Seaweed contains all major and minor plant nutrients, and all trace elements; alginic acid; vitamins; auxins; at least two gibberellins; and antibiotics.
Of the seaweed contents listed after nutrients and trace elements, the first, alginic acid, is a soil conditioner; the remainder, if the word may be forgiven in this context, are plant conditioners. All are found in fresh seaweed, dried seaweed meal and liquid seaweed extract -- with the one exception of vitamins: these, while present in both fresh seaweed and dried seaweed meal, are absent from the extract.
We will deal first with alginic acid as a soil conditioner. It is a matter of common experience that seaweed, and seaweed products, improve the water-holding characteristics of soil and help the formation of crumb structure. They do this because the alginic acid in the seaweed combines with metallic radicals in the soil to form a polymer with greatly increased molecular weight, of the type known as cross-linked. One might describe the process more simply, if less accurately, by saying that the salts formed by alginic acid with soil metals swell when wet and retain moisture tenaciously, so helping the soil to form a crumb structure.
These brief notes cover two examples: one of the way in which seaweed helps to produce a crumb structure in the soil, another of the way in which it helps soil to retain moisture.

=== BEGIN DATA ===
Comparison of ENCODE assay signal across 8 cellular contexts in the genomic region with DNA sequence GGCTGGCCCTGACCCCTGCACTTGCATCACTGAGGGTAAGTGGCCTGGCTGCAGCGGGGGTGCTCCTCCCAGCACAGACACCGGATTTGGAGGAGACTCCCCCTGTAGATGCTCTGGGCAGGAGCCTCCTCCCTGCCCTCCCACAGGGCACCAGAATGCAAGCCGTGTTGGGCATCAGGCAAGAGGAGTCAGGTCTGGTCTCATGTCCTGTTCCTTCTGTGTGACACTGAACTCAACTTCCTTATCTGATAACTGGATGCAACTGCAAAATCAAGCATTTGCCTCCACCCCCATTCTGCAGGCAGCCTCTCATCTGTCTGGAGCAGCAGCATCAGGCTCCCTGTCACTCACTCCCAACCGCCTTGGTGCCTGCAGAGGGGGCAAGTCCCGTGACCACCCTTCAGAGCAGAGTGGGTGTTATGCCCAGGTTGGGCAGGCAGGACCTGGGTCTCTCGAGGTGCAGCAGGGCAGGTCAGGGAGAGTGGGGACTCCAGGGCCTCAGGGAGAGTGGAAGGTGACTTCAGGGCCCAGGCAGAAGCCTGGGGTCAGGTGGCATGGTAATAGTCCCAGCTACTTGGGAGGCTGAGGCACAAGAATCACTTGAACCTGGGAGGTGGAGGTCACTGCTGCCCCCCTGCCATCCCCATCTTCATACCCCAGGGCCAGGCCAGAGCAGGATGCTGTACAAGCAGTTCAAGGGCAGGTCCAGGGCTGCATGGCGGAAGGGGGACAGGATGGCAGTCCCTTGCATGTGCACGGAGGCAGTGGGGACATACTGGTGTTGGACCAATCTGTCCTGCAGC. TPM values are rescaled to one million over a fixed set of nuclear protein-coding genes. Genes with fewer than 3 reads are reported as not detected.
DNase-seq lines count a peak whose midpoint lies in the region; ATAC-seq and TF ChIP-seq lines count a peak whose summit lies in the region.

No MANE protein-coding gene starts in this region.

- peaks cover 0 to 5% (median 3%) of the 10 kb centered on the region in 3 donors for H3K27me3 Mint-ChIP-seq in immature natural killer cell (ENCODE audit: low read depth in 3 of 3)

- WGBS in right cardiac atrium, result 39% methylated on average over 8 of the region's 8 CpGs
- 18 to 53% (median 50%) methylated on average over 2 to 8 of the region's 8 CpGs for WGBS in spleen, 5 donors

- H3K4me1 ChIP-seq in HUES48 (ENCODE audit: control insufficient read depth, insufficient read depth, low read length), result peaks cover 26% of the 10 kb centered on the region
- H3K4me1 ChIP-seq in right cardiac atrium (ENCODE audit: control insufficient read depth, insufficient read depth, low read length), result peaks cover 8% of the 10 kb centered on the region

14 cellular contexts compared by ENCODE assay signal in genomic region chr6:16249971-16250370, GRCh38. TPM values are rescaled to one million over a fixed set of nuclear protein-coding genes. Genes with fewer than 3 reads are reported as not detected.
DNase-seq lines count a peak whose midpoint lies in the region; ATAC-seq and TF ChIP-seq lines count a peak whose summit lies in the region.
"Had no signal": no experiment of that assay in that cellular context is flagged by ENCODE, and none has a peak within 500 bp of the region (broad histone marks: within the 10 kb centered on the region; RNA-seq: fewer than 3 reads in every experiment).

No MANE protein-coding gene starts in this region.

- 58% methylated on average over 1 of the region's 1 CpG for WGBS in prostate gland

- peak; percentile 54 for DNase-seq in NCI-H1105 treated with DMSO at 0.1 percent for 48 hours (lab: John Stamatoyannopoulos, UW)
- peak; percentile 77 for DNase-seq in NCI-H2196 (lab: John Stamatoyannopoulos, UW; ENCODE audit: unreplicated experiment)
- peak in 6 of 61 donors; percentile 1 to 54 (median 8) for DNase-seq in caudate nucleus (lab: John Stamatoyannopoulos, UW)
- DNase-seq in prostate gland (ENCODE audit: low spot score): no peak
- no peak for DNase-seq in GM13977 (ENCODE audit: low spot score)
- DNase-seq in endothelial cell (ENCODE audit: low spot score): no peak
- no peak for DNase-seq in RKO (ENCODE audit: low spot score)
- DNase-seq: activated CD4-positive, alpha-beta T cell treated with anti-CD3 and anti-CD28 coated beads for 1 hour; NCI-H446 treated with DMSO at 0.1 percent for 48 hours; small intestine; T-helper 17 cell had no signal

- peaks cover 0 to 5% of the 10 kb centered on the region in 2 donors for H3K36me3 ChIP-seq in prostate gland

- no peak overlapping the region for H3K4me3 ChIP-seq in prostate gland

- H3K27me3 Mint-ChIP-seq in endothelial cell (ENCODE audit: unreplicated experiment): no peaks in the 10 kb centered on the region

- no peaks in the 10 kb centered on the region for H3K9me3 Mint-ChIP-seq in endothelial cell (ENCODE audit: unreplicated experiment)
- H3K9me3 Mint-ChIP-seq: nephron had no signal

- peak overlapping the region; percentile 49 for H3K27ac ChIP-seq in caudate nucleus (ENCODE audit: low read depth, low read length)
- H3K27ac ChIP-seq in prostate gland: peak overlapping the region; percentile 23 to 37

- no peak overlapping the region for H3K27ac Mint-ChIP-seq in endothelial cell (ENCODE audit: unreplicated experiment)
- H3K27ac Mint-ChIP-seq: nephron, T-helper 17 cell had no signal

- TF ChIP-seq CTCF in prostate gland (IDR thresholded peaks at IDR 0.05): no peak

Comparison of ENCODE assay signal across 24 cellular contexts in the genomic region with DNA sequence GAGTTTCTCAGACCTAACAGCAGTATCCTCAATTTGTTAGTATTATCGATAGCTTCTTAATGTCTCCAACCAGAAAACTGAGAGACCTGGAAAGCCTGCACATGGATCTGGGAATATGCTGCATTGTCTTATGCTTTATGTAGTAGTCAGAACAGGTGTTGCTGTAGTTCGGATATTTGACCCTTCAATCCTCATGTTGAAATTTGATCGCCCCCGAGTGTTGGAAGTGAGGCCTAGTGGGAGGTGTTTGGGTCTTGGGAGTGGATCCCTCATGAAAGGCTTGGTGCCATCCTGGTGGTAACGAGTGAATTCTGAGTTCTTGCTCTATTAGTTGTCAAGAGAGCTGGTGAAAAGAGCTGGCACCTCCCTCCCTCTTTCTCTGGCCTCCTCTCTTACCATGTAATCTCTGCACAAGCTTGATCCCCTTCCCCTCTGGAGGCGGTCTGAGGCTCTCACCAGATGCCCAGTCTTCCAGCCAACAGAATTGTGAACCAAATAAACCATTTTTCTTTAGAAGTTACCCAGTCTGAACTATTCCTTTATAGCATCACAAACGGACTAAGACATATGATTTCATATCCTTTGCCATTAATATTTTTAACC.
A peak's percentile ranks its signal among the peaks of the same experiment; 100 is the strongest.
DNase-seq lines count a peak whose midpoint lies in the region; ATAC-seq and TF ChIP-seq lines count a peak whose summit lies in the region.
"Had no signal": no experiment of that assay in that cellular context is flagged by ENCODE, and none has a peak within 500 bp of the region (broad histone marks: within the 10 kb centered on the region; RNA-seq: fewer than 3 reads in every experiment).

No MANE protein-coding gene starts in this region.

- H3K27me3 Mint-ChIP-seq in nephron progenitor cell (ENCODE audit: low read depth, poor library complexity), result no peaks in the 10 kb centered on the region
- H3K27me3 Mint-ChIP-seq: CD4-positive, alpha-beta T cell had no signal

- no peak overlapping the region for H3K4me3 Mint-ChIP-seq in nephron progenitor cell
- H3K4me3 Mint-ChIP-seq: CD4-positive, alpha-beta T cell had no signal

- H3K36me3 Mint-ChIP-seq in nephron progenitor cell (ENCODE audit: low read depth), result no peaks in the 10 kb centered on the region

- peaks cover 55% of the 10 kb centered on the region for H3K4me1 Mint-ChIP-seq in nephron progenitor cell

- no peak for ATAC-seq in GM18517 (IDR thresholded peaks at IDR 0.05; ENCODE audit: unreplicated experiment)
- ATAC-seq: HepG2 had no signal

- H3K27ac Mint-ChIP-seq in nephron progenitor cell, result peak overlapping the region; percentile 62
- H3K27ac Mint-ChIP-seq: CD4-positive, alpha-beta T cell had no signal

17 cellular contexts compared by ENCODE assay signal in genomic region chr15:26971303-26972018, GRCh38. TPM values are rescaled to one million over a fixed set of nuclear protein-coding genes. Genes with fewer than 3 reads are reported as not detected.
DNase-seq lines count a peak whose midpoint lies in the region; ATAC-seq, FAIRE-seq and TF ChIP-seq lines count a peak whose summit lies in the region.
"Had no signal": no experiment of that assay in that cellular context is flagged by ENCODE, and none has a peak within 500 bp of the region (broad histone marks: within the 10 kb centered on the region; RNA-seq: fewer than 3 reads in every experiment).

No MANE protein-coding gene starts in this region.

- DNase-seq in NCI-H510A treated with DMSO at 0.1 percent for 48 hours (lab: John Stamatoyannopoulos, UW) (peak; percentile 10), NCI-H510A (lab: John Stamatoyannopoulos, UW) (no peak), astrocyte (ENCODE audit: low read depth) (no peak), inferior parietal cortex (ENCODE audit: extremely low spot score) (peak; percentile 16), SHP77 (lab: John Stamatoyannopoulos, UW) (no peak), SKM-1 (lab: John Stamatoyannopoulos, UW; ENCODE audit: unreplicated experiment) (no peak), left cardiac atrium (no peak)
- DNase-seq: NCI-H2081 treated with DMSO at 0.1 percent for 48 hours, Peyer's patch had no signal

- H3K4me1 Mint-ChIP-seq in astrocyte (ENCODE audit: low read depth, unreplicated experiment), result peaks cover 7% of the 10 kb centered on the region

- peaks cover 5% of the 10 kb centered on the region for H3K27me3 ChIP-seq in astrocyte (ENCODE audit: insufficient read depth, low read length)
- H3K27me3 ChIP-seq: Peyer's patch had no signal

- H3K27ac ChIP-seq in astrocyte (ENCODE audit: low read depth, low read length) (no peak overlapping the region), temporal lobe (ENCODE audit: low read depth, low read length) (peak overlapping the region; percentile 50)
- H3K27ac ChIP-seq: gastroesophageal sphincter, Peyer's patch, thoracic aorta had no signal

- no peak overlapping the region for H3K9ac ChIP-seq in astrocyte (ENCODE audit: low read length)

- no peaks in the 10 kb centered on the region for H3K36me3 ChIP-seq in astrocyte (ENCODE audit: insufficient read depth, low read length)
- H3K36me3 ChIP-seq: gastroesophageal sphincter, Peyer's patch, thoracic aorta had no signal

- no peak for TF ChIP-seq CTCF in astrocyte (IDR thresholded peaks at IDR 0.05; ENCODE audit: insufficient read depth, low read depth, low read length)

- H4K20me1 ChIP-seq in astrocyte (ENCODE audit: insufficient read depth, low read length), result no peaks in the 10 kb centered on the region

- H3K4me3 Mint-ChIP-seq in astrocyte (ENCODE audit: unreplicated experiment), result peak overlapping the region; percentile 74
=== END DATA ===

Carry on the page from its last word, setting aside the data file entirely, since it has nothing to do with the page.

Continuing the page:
As far as soil-conditioning is concerned -- and that is all we are to consider for the moment -- bacterial activity in the presence of seaweed has two results: first the secretion of substances which further help to condition the soil; and second, an effect on the nitrogen content of the soil. We will deal with these in turn.
The substances secreted by soil bacteria in the presence of seaweed include organic chemicals known as polyuronides. Polyuronides are chemically similar to the soil conditioner alginic acid, whose direct effect on the soil we have already noticed, and themselves have soil-stabilizing properties. This means that to the soil-conditioning agent which the soil derives from undecomposed seaweed -- alginic acid -- other conditioning agents are later added: the polyuronides, which result from the decomposition of seaweed.
The second effect of adding seaweed, or seaweed meal, to a soil well populated with bacteria, has already been mentioned briefly. It is a more complex matter, and requires consideration in some detail. Basically, the addition of seaweed leads to a temporary diminution of nitrogen available for crops, then a considerable augmentation of the nitrogen total.
The production of such antibiotics is increased in soil high in organic matter, and it may be that seaweed still further encourages this process.